“In order to translate the images from their original ink paintings into textile form, Khadim has developed a new way of working where each knot in the rug equates with a pixel from a digitally enlarged image,” says curator Macushla Robinson.

“It’s common for artists to have tapestries made, but this was not an outsourcing situation,” she adds. “Khadim was deeply involved with the rug-makers in Afghanistan. He worked closely with them over many months to refine and develop the technique.”

Complicating the process further, the work had to be done in secret because of the Afghans’ widespread deference to Aniconism – an Islamic proscription that forbids the creation of images of humans and all sentient living beings.

“One of the weavers in Herat got really offended and reported it to the religious scholars. They ordered him to burn them,” Ali says. “Fortunately, I managed to smuggle them out to a village on the outskirts of Kabul where another group of weavers finished the work.”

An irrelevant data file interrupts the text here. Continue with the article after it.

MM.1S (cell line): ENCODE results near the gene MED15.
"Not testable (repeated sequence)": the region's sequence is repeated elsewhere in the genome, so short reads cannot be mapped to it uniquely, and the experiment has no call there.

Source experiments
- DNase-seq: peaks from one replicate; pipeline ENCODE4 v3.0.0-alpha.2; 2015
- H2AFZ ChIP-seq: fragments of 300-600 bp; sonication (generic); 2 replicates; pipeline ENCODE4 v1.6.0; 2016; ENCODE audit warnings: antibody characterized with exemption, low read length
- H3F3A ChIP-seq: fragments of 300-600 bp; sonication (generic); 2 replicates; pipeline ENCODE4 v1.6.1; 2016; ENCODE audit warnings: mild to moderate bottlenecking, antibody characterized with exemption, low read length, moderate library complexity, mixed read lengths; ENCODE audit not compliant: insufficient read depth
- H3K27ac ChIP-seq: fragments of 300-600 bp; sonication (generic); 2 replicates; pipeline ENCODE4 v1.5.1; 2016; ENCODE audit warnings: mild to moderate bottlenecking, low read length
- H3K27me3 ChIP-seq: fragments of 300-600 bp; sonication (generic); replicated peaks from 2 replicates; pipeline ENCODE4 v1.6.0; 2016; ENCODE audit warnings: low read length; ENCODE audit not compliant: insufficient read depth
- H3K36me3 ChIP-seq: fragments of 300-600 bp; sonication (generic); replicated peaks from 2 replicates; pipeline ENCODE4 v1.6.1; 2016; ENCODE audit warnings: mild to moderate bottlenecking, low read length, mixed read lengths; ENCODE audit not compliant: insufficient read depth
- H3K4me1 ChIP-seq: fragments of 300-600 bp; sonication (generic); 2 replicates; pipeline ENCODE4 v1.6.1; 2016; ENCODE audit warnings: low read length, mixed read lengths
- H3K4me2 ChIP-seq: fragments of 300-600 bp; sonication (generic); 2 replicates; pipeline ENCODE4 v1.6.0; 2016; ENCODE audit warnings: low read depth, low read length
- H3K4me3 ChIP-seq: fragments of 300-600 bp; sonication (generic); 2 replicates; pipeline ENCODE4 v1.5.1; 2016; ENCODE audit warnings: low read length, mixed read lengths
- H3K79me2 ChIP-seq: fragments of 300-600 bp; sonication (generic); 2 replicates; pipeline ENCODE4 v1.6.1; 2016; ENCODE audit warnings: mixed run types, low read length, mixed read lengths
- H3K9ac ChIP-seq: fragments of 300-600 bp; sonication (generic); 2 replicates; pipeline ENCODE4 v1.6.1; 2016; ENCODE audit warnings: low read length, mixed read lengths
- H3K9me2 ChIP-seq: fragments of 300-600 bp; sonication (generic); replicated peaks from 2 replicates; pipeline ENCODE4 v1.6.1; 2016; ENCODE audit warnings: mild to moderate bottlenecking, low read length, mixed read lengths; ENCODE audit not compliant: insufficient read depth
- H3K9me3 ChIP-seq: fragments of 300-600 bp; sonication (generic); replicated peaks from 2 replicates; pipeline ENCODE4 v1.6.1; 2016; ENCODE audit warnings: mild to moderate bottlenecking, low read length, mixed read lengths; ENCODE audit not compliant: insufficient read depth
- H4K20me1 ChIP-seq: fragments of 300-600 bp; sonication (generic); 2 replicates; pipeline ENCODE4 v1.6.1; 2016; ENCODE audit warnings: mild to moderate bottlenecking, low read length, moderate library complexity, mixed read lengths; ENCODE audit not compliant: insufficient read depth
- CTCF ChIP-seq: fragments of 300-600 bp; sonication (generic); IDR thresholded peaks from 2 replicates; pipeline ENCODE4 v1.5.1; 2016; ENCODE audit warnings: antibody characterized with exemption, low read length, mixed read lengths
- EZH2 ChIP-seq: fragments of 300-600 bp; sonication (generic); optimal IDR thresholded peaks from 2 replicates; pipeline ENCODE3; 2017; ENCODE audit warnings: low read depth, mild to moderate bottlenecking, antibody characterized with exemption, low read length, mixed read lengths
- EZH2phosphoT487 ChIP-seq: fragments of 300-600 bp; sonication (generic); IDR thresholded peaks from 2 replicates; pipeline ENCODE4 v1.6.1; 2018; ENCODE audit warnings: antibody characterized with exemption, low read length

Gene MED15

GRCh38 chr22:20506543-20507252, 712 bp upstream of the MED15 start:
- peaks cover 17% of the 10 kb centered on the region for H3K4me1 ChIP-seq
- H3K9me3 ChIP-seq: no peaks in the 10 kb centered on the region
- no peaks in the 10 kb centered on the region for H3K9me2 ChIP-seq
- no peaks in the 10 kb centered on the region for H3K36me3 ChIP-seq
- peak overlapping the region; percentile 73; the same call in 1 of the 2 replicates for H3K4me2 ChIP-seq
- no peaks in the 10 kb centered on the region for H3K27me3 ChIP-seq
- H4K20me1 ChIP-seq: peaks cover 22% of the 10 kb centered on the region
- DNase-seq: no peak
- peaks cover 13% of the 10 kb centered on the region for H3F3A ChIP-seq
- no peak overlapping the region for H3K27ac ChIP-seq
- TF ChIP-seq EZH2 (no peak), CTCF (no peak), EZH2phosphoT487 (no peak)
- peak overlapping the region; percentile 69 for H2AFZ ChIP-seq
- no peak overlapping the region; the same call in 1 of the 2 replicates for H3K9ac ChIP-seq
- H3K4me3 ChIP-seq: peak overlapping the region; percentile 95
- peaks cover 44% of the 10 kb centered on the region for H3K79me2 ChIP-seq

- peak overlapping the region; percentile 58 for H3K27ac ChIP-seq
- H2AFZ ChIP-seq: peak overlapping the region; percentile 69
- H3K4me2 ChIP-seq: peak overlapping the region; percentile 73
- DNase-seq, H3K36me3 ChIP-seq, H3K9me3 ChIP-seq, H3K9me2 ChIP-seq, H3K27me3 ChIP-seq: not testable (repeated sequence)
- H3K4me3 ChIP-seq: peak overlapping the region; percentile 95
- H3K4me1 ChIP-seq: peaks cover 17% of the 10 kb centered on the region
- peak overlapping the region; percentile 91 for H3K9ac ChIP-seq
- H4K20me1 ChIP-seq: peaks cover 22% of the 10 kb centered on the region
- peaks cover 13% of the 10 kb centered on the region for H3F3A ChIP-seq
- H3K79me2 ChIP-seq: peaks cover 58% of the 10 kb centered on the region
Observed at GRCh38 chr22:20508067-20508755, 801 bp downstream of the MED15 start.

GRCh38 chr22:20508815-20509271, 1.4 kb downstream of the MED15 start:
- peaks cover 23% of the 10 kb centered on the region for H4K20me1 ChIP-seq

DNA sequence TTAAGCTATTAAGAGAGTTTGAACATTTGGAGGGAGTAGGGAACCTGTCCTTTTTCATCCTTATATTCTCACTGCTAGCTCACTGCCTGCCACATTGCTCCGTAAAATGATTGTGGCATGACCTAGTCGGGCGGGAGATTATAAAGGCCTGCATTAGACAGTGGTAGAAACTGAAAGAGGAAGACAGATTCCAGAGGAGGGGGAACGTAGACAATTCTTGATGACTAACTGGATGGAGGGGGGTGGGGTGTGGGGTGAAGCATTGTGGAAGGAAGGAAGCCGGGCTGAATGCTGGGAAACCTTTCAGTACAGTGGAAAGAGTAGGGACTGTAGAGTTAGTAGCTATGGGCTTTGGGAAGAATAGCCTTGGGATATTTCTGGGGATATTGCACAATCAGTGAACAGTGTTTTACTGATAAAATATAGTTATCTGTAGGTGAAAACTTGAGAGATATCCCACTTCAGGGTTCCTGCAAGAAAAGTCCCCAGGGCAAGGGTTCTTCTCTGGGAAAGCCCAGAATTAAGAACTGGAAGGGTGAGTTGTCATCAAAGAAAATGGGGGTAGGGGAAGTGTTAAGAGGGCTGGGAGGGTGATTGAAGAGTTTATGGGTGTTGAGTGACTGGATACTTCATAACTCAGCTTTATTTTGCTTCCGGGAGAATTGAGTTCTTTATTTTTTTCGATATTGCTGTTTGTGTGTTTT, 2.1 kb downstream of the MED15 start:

“We also faced enormous difficulty finding someone to shave the rug. When we finally found someone willing to do it, he made me take an oath with him that I will incur any punishment coming to him in the afterlife for sinning. Even getting them out of the airport in Kabul was difficult. We had to bribe customs officials not to unroll them in case they confiscated them and had them destroyed.”

Asked if he fears a fatwa – the Islamic legal term commonly used to describe a declaration of death on an individual as famously happened to British author Salman Rushdie in 1989 following the release of his bookThe Satanic Verses – Ali doesn’t blink: “As a Hazara, I have been living under a fatwa my whole life,” he says. “It wouldn’t make any difference.”